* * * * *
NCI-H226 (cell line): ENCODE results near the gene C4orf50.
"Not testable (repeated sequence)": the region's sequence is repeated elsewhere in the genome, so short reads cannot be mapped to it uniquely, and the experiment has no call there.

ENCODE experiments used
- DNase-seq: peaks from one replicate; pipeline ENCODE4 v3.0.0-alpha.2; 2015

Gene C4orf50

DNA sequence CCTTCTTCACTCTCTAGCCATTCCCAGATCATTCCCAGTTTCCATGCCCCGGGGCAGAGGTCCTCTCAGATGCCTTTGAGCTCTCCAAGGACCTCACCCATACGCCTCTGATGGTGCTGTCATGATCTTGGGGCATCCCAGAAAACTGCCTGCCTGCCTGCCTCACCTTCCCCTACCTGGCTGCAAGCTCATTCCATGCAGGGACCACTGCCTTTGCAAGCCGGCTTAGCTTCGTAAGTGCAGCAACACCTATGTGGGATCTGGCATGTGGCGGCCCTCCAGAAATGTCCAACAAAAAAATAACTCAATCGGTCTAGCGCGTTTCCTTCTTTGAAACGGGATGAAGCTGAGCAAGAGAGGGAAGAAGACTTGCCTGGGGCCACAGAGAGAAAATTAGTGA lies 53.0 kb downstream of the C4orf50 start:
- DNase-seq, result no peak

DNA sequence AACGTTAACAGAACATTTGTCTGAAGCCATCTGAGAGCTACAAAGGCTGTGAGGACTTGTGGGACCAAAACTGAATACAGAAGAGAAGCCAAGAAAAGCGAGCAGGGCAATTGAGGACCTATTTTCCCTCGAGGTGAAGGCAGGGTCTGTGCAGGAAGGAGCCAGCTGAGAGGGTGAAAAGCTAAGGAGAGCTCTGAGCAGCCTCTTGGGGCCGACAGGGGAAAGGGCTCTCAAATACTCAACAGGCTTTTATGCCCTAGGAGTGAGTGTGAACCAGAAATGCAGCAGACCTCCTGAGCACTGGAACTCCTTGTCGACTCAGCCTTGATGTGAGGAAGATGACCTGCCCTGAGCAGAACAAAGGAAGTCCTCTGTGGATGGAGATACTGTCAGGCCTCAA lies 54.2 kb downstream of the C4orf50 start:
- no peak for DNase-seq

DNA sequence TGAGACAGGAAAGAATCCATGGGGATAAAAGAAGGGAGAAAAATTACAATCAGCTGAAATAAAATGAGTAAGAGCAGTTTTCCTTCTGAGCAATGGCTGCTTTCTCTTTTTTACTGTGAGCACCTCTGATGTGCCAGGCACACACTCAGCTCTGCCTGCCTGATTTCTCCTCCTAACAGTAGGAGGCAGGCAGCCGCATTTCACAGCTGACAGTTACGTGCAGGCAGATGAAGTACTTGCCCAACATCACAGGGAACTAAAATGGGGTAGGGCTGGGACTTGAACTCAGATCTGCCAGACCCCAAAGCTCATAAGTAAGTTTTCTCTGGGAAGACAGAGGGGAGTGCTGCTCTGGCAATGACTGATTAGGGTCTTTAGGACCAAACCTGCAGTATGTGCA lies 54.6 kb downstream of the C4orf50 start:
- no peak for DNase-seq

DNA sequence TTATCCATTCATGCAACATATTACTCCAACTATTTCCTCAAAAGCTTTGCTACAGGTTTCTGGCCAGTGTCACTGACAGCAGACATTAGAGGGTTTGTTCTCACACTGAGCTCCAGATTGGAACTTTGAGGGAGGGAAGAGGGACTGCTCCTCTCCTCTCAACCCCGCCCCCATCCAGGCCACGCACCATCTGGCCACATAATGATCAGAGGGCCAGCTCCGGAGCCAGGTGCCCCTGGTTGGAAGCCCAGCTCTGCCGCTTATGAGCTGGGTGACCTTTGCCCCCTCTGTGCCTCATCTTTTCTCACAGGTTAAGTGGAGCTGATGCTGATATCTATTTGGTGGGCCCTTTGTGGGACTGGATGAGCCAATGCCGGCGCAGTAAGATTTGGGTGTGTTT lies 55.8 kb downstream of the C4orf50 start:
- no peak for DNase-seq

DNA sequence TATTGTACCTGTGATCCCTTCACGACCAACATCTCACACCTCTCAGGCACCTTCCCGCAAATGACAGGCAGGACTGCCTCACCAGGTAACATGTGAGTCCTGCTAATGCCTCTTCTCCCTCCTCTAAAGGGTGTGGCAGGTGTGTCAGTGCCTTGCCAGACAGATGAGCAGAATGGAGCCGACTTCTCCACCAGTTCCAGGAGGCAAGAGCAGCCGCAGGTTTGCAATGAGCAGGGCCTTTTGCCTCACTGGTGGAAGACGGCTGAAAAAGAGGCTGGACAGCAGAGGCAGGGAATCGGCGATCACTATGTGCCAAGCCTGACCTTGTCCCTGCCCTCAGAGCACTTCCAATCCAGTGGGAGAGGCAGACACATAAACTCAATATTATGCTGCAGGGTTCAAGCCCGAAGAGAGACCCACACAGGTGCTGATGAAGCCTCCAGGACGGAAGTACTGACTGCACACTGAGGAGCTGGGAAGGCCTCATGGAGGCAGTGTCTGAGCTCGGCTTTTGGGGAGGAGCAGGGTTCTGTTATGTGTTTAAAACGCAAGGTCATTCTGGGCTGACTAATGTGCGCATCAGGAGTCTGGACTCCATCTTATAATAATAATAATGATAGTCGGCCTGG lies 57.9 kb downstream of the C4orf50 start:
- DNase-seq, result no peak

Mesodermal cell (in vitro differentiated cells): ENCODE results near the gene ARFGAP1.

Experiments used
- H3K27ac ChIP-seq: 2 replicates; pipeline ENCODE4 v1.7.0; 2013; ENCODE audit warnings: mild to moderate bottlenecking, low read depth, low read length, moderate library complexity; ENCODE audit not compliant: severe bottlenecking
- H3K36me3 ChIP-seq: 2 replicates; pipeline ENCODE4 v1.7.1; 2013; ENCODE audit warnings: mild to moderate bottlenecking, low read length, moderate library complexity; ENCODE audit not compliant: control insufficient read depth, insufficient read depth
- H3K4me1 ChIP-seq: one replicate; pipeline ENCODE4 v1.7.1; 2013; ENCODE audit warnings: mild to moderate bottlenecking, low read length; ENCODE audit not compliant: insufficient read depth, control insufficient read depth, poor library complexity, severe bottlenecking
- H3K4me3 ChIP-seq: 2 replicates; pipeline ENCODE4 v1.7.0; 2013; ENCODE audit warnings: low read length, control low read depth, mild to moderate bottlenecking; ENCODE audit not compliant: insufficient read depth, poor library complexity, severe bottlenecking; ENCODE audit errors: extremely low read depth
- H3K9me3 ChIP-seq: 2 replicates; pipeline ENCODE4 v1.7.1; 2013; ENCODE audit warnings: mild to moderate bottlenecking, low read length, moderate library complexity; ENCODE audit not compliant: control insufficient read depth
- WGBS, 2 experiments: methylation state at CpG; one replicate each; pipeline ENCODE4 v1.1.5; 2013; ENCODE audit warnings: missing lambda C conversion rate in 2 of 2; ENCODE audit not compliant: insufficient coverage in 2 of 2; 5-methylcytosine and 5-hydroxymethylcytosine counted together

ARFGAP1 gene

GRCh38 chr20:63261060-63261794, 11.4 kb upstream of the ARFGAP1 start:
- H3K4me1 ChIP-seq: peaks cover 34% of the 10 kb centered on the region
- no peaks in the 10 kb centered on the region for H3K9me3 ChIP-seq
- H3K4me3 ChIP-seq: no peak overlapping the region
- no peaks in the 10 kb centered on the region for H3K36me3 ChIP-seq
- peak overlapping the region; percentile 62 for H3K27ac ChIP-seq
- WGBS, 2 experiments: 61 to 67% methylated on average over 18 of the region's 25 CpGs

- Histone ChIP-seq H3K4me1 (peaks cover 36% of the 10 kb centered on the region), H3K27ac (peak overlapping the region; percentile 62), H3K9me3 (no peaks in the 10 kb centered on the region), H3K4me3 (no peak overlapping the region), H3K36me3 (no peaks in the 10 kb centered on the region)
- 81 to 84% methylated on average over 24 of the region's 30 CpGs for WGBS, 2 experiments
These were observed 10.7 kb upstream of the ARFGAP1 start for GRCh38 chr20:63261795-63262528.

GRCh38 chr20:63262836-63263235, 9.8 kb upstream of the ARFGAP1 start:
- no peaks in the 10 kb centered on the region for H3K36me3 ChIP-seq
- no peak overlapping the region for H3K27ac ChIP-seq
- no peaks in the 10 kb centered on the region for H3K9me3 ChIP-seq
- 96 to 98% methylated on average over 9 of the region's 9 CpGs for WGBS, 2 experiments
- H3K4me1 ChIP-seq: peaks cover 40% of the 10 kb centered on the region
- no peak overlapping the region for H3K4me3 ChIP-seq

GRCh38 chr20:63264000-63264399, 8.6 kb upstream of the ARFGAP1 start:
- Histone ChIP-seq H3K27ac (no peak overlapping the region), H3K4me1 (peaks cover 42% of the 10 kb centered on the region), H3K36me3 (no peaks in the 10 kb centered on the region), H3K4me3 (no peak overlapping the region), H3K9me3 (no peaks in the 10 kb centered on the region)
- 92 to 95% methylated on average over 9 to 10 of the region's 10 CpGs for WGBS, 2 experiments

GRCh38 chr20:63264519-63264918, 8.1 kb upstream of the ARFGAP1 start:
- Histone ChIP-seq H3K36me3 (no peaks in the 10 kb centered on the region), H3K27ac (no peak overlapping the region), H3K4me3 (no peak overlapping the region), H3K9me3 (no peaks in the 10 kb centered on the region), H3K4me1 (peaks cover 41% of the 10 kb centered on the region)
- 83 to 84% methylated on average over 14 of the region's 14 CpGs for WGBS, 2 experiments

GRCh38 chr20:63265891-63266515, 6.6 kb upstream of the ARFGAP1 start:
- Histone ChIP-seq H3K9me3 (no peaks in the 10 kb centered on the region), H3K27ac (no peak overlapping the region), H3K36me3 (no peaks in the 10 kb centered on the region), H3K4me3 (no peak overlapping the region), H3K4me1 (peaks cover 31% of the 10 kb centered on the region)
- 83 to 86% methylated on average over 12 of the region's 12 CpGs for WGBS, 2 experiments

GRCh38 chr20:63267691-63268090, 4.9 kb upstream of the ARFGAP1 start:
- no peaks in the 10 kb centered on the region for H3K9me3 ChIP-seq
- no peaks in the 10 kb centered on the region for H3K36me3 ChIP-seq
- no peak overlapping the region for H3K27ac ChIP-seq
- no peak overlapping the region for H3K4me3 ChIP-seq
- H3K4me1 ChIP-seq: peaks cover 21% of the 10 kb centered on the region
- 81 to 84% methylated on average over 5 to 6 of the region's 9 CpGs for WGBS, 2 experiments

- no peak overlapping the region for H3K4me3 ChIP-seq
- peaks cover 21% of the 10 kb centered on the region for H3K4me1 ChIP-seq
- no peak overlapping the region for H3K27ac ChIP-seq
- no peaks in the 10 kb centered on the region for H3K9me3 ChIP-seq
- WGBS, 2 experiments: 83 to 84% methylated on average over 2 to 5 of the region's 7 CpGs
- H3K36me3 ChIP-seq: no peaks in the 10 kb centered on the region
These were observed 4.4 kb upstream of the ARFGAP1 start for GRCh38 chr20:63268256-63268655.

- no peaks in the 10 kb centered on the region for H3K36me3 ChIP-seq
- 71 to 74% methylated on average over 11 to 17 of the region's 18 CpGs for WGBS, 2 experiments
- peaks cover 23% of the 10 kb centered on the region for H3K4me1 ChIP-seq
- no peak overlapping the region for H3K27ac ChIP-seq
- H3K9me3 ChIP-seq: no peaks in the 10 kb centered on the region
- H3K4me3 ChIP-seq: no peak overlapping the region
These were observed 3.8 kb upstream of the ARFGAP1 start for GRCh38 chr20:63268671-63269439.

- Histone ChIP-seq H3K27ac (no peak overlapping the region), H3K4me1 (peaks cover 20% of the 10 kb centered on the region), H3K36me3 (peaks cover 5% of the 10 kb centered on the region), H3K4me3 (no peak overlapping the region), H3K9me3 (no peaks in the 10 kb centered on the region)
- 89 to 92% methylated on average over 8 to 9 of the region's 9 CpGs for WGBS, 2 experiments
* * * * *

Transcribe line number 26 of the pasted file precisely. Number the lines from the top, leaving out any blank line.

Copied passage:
- H3K4me1 ChIP-seq: peaks cover 34% of the 10 kb centered on the region